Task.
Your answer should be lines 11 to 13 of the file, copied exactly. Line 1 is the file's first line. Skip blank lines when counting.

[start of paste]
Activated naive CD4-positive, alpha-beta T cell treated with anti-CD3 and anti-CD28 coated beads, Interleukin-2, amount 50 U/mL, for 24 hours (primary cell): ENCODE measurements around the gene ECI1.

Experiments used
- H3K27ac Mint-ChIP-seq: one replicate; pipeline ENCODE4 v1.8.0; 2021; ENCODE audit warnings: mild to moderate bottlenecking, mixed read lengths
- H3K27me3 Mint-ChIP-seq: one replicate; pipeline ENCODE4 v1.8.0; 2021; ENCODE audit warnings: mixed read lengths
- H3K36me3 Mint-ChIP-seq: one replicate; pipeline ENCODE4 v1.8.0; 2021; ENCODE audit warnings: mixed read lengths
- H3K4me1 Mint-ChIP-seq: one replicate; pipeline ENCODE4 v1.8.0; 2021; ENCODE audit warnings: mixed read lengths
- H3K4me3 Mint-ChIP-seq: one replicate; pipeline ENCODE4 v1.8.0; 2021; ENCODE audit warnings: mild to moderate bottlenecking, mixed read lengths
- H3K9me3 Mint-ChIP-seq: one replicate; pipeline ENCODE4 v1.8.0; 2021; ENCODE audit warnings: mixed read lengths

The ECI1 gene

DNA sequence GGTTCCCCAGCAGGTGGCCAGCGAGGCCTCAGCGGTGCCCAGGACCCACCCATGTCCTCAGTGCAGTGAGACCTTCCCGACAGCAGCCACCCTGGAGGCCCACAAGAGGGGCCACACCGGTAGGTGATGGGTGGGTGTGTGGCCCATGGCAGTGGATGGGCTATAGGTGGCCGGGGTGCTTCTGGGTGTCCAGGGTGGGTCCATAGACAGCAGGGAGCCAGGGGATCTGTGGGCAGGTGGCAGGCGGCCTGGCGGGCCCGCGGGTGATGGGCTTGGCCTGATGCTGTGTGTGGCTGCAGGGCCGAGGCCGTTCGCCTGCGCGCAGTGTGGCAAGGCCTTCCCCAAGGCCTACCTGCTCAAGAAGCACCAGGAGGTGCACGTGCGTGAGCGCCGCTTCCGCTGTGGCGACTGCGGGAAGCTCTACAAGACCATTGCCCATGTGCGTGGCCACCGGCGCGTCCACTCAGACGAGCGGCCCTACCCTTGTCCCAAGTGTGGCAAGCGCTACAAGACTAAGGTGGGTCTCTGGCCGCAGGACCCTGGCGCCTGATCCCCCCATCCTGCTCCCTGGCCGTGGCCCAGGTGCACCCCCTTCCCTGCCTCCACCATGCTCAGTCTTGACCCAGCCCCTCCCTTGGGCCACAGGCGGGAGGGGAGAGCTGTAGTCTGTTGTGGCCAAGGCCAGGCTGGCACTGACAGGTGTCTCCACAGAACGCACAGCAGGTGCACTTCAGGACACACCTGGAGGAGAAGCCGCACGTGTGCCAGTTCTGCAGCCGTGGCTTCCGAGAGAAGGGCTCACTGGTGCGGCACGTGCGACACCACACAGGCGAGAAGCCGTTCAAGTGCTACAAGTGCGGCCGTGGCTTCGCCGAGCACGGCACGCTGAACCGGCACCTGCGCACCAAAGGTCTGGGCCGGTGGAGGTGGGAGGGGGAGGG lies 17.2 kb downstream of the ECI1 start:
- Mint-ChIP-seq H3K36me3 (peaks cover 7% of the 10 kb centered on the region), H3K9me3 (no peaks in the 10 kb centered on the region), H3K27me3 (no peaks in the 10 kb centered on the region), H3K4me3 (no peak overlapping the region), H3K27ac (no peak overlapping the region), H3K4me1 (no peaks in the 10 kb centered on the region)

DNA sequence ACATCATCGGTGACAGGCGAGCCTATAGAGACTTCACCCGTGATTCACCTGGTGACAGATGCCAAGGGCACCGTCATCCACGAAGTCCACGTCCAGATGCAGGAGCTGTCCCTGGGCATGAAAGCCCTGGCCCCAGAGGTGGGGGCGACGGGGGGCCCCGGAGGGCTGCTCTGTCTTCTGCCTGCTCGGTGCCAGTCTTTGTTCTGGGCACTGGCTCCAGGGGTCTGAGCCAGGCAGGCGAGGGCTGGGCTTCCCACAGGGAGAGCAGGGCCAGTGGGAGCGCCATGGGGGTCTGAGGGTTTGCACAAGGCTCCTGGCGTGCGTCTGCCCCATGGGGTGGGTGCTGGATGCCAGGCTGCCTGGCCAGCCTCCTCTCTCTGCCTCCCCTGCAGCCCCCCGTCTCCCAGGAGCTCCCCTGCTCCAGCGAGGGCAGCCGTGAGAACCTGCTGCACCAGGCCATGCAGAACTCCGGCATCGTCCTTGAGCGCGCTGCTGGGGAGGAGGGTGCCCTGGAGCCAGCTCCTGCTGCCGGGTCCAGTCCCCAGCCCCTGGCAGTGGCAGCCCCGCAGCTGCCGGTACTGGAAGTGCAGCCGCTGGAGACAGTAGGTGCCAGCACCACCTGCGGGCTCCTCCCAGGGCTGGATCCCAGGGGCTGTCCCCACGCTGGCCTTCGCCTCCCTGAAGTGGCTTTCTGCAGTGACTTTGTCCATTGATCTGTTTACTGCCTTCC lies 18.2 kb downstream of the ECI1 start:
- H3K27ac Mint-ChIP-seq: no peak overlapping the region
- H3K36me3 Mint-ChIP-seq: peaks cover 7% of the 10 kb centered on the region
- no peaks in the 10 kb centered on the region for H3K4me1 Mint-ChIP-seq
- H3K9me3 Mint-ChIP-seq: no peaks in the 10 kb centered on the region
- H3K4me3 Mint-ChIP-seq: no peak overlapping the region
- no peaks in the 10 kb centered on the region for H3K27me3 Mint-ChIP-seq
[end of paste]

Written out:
- Mint-ChIP-seq H3K36me3 (peaks cover 7% of the 10 kb centered on the region), H3K9me3 (no peaks in the 10 kb centered on the region), H3K27me3 (no peaks in the 10 kb centered on the region), H3K4me3 (no peak overlapping the region), H3K27ac (no peak overlapping the region), H3K4me1 (no peaks in the 10 kb centered on the region)

DNA sequence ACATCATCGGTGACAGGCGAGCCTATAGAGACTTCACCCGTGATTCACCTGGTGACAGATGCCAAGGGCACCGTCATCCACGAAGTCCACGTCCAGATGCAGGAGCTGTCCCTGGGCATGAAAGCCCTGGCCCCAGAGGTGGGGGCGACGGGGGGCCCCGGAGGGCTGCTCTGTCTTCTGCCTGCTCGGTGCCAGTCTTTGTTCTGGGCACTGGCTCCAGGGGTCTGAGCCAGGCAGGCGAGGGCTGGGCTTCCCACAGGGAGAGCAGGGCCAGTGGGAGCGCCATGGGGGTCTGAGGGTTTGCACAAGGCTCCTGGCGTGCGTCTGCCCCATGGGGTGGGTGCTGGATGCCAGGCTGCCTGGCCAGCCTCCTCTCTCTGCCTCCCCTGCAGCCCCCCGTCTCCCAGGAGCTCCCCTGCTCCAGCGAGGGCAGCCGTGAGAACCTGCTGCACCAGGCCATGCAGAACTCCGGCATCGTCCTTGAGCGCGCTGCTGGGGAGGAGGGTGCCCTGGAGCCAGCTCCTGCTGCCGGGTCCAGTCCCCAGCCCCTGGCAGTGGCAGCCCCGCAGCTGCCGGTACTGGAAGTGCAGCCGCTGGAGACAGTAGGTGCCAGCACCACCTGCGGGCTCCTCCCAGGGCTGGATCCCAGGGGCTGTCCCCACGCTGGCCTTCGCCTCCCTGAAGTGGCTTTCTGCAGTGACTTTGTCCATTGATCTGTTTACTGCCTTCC lies 18.2 kb downstream of the ECI1 start:
- H3K27ac Mint-ChIP-seq: no peak overlapping the region